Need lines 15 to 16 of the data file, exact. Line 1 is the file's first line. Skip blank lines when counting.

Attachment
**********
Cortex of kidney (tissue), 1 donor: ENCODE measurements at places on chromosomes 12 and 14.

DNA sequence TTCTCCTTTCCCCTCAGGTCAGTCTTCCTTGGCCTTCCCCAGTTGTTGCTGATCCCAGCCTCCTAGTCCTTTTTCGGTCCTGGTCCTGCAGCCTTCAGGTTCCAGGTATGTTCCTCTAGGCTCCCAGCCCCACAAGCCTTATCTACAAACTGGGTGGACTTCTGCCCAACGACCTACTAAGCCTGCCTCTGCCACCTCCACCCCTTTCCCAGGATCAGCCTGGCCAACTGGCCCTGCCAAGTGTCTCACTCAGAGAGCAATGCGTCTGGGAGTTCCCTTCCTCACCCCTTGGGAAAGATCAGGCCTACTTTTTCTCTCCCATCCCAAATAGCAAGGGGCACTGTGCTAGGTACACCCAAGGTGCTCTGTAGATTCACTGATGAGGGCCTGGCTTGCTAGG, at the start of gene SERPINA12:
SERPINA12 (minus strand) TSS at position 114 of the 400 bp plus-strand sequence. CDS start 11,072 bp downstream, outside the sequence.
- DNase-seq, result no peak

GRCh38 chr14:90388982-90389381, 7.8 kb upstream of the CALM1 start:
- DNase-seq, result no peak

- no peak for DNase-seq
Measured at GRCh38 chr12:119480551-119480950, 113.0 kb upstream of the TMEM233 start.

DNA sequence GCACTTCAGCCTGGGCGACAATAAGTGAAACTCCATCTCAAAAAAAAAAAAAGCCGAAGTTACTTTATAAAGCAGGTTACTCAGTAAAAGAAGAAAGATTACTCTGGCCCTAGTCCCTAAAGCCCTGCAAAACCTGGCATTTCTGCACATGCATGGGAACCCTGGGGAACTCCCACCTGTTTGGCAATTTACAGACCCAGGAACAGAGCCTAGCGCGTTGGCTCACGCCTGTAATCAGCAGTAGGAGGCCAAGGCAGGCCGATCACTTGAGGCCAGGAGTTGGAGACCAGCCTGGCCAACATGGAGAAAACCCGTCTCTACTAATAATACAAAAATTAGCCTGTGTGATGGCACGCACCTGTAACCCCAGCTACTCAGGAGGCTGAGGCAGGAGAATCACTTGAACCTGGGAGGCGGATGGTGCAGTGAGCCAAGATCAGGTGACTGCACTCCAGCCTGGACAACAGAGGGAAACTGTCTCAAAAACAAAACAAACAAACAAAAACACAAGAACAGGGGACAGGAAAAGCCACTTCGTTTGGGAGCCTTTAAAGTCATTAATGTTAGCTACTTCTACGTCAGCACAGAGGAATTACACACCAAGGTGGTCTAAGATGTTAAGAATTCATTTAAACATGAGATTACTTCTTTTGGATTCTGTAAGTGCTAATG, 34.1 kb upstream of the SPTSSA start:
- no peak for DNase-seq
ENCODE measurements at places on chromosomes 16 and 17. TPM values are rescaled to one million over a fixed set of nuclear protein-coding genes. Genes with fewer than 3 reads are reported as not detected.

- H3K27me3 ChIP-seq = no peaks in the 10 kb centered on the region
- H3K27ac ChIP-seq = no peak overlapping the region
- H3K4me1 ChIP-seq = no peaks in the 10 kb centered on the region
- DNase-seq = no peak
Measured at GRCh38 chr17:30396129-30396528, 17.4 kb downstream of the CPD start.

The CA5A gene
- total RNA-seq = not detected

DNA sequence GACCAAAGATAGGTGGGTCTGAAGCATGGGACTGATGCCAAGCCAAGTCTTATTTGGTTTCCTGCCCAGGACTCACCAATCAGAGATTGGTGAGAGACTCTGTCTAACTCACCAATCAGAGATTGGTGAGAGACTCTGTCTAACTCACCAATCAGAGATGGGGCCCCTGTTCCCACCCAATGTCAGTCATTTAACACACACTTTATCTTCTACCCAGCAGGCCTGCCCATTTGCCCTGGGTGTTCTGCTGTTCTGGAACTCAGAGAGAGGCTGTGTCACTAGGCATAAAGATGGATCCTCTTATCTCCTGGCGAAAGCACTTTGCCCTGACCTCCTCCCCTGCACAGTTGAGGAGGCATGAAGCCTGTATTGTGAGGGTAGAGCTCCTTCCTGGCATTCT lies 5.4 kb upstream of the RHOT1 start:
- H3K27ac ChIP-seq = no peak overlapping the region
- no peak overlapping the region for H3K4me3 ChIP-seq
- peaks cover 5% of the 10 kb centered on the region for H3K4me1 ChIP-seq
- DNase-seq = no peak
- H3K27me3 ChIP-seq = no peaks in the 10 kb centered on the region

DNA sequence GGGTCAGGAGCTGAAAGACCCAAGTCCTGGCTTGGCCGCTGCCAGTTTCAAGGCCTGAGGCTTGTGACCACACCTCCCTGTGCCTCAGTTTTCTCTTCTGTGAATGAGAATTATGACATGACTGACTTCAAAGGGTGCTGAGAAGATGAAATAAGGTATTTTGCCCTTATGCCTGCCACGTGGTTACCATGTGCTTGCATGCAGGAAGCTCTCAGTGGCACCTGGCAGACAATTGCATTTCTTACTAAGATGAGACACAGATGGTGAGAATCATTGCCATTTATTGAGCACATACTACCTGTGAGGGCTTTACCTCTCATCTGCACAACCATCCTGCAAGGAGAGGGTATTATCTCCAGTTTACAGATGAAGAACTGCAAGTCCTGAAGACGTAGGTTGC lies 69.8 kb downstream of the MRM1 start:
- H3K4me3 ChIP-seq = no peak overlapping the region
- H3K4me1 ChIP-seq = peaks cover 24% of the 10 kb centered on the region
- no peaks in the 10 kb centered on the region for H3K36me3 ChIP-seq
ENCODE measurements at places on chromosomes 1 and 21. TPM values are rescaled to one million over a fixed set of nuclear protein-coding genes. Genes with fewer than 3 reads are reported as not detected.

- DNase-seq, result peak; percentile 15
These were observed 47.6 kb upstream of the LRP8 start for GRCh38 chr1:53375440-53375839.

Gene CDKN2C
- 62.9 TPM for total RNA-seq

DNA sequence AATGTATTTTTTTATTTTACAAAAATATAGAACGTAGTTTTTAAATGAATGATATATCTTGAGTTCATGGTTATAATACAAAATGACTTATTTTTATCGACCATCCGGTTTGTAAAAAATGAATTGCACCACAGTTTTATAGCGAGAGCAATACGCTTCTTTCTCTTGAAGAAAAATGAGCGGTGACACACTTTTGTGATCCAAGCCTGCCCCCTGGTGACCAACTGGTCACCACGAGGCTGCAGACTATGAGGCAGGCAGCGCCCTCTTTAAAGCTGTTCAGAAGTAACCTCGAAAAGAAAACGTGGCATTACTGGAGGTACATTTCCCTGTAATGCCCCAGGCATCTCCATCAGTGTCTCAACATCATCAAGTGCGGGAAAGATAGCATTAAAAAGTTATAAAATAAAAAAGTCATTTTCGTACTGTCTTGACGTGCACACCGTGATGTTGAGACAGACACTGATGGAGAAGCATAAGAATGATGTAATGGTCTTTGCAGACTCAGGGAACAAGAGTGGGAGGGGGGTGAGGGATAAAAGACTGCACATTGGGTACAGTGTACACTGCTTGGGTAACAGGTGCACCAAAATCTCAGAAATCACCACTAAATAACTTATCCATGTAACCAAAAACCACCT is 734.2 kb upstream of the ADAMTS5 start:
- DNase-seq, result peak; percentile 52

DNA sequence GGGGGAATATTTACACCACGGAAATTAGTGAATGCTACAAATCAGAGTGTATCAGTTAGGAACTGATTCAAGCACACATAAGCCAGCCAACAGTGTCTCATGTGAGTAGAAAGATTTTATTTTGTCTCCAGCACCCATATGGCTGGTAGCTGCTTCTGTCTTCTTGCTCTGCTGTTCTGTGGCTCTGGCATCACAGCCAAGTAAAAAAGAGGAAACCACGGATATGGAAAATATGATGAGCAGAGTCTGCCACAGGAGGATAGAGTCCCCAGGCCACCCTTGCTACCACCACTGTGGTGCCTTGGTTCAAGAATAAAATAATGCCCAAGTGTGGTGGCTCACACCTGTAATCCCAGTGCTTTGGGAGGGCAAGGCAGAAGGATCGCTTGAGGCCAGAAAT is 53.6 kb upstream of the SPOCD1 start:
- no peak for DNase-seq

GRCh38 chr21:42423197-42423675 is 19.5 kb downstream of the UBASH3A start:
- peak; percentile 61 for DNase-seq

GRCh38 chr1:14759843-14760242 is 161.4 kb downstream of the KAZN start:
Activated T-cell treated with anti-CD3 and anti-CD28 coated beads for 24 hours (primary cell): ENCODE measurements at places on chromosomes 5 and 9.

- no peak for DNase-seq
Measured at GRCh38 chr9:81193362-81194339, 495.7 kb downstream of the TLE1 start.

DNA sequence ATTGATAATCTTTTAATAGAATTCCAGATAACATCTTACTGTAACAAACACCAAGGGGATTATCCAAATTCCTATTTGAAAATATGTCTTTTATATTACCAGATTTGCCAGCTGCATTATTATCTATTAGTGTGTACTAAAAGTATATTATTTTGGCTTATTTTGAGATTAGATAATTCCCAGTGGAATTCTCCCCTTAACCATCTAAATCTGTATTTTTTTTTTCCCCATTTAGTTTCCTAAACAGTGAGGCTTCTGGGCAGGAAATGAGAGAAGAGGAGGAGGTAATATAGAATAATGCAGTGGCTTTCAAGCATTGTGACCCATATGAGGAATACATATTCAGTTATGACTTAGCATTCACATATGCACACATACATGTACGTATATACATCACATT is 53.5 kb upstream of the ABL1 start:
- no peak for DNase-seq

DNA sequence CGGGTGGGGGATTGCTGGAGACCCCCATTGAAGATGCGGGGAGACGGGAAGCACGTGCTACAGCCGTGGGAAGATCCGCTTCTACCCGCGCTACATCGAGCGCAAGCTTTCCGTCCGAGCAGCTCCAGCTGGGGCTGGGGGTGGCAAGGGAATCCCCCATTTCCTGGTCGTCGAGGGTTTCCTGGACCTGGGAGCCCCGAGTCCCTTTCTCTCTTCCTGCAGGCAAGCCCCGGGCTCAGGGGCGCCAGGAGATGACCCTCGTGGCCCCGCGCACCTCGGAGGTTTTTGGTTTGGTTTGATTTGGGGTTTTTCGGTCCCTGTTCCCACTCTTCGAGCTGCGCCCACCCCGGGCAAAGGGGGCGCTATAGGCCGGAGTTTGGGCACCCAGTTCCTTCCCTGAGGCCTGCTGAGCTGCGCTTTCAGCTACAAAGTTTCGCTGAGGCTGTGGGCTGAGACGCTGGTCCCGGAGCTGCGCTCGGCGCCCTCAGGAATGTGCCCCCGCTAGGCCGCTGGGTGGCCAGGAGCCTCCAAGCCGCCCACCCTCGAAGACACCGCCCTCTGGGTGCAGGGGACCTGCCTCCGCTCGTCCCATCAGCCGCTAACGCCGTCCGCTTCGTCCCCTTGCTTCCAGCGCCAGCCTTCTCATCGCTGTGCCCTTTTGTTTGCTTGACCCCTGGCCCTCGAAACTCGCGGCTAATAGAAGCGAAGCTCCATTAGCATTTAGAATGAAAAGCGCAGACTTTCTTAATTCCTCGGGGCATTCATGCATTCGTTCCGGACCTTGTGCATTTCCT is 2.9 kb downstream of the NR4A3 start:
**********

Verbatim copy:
- DNase-seq = no peak
Measured at GRCh38 chr17:30396129-30396528, 17.4 kb downstream of the CPD start.